Karo Resources, one of the biggest investors in the new dispensation, will soon start mine construction work at one of its envisaged four mining portals in Mashonaland West, The Sunday Mail Business has learnt.
The miner inked a US$4,2 billion investment deal with Government in 2018.
The deal is three-pronged — platinum mining, chrome mining and power generation.
It is believed that the area surrounding the Karo Resource Special Grant has huge chrome mineralisation.
Two solar power generating plants will also be established.
Mines and Mining Development Minister Winston Chitando said in an interview that Government expects chrome mining by Karo to start this year, while mine construction work on the platinum project would be the next step, especially after finishing drilling and sample analysis on the first portal.
The envisaged portal is poised to contribute to the targeted milestone of growing exports in the mining sector from the current US$2,7 billion to US$12 billion by 2023.
Platinum mining alone is expected to contribute US$3 billion.
“The platinum project is centred on four portals or shafts.
“The first portal has been fully drilled, analysed and ready to move to the next phase, which is construction,” said Minister Chitando.
“We expect that by the end of the year we will start to see extensive construction work on the ground.
“From there they will then move to the second, then the third and fourth portal. In terms of the US$12 billion (target), the fourth portal is not within the 2023 target; it is earmarked for 2024,” he said.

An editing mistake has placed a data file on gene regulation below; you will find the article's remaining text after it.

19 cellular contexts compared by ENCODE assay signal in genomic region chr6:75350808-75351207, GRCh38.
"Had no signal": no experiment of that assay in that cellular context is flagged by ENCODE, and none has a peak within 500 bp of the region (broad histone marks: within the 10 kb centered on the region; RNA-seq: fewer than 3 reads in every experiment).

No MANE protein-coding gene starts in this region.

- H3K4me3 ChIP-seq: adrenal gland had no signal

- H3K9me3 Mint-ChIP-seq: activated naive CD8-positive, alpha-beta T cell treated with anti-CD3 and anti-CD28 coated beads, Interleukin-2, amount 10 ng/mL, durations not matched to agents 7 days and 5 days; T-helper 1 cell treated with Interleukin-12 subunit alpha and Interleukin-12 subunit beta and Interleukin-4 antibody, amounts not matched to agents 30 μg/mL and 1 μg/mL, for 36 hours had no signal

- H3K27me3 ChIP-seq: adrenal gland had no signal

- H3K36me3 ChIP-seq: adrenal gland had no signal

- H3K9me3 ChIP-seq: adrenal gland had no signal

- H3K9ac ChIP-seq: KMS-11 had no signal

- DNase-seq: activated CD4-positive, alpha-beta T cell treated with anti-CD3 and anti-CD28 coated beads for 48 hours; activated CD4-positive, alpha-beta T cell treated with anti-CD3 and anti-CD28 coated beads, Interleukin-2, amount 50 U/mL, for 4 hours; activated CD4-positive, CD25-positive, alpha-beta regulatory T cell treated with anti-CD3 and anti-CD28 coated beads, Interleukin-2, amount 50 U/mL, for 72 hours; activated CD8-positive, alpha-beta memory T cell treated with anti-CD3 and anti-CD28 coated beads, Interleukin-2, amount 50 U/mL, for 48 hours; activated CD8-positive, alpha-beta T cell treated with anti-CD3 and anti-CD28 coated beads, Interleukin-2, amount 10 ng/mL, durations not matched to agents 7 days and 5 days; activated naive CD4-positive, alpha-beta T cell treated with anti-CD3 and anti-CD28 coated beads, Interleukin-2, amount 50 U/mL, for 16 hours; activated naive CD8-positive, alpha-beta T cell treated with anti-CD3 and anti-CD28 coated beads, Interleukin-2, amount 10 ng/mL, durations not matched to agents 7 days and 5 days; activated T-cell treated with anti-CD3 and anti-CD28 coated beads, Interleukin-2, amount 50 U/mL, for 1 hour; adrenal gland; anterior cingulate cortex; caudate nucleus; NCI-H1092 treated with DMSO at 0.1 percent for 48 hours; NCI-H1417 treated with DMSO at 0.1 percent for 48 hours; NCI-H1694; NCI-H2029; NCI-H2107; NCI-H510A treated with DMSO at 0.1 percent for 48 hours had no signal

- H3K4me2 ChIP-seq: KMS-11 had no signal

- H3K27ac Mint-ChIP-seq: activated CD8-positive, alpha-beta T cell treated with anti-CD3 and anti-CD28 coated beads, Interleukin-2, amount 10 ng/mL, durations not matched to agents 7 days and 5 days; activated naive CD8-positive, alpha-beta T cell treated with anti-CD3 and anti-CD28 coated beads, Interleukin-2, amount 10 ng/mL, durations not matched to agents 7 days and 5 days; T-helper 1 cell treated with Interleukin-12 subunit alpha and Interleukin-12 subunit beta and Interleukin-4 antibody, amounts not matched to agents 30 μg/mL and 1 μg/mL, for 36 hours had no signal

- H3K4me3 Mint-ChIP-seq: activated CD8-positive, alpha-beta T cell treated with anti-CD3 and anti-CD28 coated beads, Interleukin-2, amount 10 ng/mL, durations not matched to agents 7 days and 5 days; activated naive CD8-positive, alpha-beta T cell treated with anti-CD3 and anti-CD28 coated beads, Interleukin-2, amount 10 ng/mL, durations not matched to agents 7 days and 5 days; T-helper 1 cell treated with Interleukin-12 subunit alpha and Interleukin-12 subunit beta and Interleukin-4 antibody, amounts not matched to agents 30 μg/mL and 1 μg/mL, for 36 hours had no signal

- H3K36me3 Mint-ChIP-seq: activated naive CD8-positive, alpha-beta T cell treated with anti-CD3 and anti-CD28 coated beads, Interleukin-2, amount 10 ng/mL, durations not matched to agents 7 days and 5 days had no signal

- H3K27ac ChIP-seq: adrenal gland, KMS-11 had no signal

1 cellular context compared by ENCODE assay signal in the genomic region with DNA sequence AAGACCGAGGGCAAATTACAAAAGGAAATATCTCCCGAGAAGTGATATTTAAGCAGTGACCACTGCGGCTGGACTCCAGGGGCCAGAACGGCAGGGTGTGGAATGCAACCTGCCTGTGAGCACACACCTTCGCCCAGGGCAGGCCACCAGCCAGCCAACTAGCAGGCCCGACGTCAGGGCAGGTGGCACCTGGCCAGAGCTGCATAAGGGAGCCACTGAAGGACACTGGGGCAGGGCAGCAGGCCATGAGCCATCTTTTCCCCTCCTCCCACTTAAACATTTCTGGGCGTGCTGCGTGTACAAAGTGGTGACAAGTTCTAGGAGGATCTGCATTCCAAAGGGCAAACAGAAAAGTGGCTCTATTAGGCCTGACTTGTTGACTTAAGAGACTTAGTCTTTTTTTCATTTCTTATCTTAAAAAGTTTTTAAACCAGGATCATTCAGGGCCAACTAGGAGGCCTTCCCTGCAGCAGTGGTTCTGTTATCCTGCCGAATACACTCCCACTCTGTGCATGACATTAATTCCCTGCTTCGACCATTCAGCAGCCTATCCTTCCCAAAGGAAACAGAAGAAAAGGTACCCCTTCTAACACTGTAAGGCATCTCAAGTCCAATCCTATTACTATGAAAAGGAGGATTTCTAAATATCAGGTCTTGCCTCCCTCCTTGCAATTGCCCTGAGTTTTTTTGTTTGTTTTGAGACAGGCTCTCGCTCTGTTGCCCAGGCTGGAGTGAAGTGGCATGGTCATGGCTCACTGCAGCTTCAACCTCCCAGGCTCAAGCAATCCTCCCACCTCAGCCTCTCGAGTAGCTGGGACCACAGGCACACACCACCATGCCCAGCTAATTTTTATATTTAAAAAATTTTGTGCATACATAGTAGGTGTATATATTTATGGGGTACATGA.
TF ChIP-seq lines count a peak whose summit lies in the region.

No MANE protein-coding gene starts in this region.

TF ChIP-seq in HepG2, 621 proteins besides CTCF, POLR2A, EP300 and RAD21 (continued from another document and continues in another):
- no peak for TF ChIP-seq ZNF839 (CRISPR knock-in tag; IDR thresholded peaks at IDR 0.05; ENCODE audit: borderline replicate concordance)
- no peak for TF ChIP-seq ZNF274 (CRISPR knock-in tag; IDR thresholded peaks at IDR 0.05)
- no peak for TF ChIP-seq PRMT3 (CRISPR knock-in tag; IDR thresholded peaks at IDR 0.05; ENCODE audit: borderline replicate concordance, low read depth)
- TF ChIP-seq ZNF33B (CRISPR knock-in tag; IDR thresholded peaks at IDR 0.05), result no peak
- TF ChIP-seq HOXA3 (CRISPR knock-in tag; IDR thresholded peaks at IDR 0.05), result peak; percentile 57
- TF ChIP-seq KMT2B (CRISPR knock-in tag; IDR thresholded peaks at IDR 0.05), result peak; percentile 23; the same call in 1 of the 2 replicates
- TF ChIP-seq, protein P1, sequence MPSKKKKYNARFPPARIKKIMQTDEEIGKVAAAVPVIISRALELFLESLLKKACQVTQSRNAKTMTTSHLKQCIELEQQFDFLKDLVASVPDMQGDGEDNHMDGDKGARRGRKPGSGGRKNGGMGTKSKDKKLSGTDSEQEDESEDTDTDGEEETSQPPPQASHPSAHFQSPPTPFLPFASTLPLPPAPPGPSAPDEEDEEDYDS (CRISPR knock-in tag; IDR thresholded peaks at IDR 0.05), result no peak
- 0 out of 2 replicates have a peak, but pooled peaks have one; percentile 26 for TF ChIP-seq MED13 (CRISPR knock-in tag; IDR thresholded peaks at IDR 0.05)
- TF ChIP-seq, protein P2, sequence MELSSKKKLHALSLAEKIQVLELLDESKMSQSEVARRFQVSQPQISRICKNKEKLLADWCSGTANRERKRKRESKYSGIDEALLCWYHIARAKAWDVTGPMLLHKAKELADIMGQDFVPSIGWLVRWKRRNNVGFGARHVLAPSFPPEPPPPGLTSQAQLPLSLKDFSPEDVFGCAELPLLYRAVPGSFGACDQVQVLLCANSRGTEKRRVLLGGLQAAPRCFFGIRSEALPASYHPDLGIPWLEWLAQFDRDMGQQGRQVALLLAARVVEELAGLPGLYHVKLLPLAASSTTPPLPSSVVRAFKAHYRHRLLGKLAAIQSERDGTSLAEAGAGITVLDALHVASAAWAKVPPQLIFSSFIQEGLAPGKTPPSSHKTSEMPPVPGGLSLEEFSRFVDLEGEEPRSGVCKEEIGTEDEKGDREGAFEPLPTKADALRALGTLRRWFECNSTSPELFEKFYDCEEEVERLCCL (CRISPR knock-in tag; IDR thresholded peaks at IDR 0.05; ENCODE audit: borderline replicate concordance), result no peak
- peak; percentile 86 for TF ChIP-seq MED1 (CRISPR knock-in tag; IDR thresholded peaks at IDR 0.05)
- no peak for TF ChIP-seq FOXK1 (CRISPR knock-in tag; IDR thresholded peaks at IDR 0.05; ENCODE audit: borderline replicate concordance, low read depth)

Minister Chitando said Karo has already identified sites for the construction of two solar power plants instead of one as initially agreed.
Government has signed deals with other mining houses that will see up to 500 megawatts (MW) being fed into the national grid.
He said some of the mining companies like Caledonia Mining Corporation had already made pronouncements to this effect, while the other miners would make their announcements in line with their stock exchange rules.
“They (Karo Resources) have already identified two sites on which they will establish their solar power stations and work is quite advanced on that front,” said Minister Chitando.
The energy investment would likely augment the coal-backed power projects in Hwange which were recently visited by President Mnangagwa last month.
Overall, the projects in Matabeleland North would cumulatively contribute 2 480MW into the national grid, with the first set to start operating next year.
The power projects will alleviate the country’s power deficit and will see Zimbabwe moving from being a net importer into a net exporter of power.
Overall, the region is forecast to have huge energy potential in the medium to long term.
According to a 2017 report by the International Energy Agency (IEA), Africa needs energy investments in excess of US$1,5 trillion without which Sub-Saharan Africa will be home to about 89 percent of the world’s energy poor by 2030.